The Hancock-Henderson Quill, Inc.

Troute's Former Students Love To Share- "Remember When" moments from school

by Joy Swearingen, Quill Correspondent

Gloria Troute loves Dallas City, and people in Dallas City love her. That's why she was chosen to be this year's grand marshal for the Dallas City Celebration parade July 27.

For nearly 35 years, Troute taught fourth grade children in Lomax and Dallas City.

"I love the kids," Troute said about her time teaching. "I taught them, but they taught me so much more. They just wanted to be loved and I loved every one of them."

In some cases, Troute taught two and even three generations of a family. She still gets hugs and memories from former students wherever she goes.

"They'll come up and say, "Oh, Mrs. Troute, remember when:.' They talk about things from the classroom, like when we did autobiographies or made ice cream or I helped them with jump rope," she said.

If she doesn't recognize an adult as a former student she says; "Tell me your name, and I can tell you a story."

Troute loved school and was a good student, but never dreamed she could be a teacher after she graduated from Carthage High School in 1951.

"We were poor. I could not go to college. I got a job at an office."

She worked at Carthage College, first with a dean and then with President Kentz. During that time she took night classes and summer school. Shortly before the college moved to Kenosha, Wis., in the early 1960s, Troute learned that her 60 credit hours plus passing a state test would let her begin teaching. She taught fourth grade in Lomax.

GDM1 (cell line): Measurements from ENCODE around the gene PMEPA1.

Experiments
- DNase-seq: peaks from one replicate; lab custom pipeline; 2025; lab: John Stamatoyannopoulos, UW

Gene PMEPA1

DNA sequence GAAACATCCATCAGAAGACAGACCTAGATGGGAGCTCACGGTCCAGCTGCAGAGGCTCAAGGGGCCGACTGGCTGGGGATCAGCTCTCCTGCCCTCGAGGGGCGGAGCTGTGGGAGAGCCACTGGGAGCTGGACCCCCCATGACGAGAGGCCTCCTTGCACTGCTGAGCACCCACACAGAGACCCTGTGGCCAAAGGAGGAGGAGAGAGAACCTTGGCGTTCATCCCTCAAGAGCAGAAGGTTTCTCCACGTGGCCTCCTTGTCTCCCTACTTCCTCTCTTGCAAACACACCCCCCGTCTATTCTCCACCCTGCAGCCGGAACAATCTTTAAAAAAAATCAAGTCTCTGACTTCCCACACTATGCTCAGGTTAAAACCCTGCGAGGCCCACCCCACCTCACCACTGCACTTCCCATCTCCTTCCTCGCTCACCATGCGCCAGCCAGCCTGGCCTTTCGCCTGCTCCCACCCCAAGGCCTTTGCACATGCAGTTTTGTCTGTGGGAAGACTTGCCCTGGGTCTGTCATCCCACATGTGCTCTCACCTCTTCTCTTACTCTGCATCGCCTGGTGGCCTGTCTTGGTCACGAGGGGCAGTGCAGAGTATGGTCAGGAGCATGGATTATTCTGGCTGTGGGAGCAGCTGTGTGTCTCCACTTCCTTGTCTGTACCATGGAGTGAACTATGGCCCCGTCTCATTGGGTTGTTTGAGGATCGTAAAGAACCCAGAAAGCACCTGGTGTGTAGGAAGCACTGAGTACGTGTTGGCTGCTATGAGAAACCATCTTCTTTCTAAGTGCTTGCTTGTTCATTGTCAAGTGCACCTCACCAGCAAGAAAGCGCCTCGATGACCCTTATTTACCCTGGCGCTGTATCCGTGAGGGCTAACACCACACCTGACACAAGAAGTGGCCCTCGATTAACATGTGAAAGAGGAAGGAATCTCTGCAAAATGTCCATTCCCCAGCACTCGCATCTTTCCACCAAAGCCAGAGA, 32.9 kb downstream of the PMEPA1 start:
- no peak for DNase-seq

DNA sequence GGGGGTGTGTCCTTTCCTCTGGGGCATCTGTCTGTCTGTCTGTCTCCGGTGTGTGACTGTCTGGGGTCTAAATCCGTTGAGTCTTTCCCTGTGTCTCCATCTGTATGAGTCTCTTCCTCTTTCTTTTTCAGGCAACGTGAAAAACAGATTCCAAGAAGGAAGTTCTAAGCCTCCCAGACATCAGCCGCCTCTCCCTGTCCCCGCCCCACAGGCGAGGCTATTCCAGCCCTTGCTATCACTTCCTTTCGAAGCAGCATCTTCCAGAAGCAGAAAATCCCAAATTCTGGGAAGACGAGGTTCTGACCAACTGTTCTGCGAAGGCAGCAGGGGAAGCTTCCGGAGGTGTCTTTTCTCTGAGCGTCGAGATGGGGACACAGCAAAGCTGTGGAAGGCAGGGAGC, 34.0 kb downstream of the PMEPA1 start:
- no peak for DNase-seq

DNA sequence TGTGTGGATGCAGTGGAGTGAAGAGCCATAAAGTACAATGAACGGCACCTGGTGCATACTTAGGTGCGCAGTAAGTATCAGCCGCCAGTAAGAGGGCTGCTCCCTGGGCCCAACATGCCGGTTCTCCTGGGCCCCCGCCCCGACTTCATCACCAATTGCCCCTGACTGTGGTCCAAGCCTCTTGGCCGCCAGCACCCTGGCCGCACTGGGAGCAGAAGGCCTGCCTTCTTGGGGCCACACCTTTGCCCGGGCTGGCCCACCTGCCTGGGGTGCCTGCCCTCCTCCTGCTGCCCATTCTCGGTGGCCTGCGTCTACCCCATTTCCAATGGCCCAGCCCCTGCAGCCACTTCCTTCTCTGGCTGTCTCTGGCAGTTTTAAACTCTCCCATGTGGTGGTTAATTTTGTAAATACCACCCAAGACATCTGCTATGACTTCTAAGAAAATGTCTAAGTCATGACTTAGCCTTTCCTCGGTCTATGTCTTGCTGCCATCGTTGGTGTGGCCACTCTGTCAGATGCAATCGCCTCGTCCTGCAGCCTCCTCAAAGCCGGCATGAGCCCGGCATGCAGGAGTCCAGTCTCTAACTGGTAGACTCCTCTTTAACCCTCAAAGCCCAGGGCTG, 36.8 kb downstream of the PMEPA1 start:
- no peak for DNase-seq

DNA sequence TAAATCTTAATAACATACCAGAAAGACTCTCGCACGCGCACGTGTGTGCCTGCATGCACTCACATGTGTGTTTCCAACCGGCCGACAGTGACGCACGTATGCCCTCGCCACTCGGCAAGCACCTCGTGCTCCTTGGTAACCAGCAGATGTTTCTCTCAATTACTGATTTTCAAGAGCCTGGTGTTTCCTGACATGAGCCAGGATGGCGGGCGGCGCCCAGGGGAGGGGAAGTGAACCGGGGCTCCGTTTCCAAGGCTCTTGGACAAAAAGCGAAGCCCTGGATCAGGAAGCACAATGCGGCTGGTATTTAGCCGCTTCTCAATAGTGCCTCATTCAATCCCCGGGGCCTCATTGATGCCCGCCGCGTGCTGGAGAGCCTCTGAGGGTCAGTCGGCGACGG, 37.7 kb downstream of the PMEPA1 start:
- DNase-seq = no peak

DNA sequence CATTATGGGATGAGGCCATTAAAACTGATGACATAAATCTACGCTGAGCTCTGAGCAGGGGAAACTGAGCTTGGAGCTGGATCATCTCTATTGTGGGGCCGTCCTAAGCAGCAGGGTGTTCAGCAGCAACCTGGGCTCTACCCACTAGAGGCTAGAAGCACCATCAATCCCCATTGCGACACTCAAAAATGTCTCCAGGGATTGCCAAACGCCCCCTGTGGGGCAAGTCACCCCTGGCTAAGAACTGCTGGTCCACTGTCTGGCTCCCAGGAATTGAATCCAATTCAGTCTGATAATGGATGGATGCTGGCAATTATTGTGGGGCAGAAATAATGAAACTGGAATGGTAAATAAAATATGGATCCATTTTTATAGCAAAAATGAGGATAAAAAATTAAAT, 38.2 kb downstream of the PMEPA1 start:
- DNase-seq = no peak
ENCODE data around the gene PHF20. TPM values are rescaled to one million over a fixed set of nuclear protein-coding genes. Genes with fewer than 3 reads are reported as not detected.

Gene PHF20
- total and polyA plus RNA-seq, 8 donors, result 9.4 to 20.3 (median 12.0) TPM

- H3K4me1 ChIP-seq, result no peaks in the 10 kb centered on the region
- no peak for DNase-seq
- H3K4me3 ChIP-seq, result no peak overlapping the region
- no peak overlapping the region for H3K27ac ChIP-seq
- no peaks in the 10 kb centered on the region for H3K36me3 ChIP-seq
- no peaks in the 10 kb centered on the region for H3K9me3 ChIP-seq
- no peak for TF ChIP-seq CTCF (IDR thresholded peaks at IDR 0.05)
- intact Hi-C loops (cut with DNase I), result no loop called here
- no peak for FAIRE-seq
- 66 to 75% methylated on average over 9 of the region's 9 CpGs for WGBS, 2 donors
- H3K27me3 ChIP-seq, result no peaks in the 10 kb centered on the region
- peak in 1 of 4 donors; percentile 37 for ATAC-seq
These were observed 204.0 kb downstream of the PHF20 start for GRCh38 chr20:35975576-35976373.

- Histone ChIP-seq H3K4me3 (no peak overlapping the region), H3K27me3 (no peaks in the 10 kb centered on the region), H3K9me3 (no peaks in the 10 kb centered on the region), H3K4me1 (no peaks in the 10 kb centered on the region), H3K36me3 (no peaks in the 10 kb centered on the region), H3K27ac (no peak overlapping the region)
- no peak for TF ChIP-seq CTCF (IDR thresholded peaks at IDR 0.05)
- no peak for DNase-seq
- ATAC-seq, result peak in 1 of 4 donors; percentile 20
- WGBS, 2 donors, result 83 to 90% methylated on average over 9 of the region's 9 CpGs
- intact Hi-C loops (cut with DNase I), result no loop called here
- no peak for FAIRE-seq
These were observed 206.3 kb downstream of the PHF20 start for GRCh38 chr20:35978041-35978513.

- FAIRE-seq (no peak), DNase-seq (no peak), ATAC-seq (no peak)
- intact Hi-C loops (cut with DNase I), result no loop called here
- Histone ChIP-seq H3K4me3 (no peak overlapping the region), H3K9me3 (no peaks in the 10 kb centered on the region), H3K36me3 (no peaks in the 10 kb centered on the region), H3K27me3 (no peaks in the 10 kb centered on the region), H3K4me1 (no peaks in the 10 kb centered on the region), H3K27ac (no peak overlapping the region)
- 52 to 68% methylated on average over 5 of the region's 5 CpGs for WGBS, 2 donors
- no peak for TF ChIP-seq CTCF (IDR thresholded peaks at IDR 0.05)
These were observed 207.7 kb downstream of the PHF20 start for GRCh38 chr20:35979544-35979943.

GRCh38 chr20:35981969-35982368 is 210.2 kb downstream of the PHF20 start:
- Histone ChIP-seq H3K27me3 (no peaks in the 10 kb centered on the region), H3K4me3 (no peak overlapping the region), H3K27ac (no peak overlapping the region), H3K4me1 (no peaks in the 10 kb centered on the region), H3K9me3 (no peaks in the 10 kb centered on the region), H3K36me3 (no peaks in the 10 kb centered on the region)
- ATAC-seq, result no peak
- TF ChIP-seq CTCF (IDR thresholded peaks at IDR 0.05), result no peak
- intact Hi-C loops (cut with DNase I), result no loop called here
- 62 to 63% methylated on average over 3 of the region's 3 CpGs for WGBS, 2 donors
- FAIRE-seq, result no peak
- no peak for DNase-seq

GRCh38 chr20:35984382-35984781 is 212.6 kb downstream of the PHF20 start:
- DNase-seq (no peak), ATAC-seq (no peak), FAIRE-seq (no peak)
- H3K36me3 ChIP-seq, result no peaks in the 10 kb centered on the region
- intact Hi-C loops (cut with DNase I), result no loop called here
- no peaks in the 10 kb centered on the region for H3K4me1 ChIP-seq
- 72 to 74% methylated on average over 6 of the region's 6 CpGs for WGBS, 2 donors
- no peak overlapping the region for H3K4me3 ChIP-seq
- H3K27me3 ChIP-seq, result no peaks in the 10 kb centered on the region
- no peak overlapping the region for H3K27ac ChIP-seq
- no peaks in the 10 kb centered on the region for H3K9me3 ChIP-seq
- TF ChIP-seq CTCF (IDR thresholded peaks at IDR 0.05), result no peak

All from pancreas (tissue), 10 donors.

"It was a God thing," she said.

While teaching she continued to take night classes at Iowa Wesleyan College in Mt. Pleasant, Iowa, to earn a bachelor's degree. She earned a masters degree from Western Illinois University with more night and summer classes.

Troute's love of her students extends to the whole community.

"I love Dallas City. I wouldn't want to live anywhere else. I have my church, the school, my neighbors, all the wonderful people surrounding me," said Troute. Her neighbors help her with her yard, her car, and anything she needs for her home.

She has served her church as a deaconess for many years.

"Nothing is possible without my walk with the Savior. You have someone to rely on."

When she retired from teaching, Troute took up bridge to keep busy, and became a life master bridge player. She also loves collecting, something she has done since childhood. In grade school, she began writing to movie stars asking for photos. She has a large scrapbook with over 83 pictures of movie stars including Bing Crosby, Gene Autry, Judy Garland, Mickey Rooney and Audrey Hepburn.

She has collections of glassware, angels and family heirlooms. Outside her home, she tends flowers of all kinds.

Being chosen parade marshal was a shock.

"I can't imagine why. I have not done anything grandiose. I guess it means I was special in their lives. It just shows if you are kind to people, they know you love them."

This year's grand marshal of the Dallas City "Remember When " parade is Gloria Trout. The parade begins at 10:00 a.m at East 4th Street.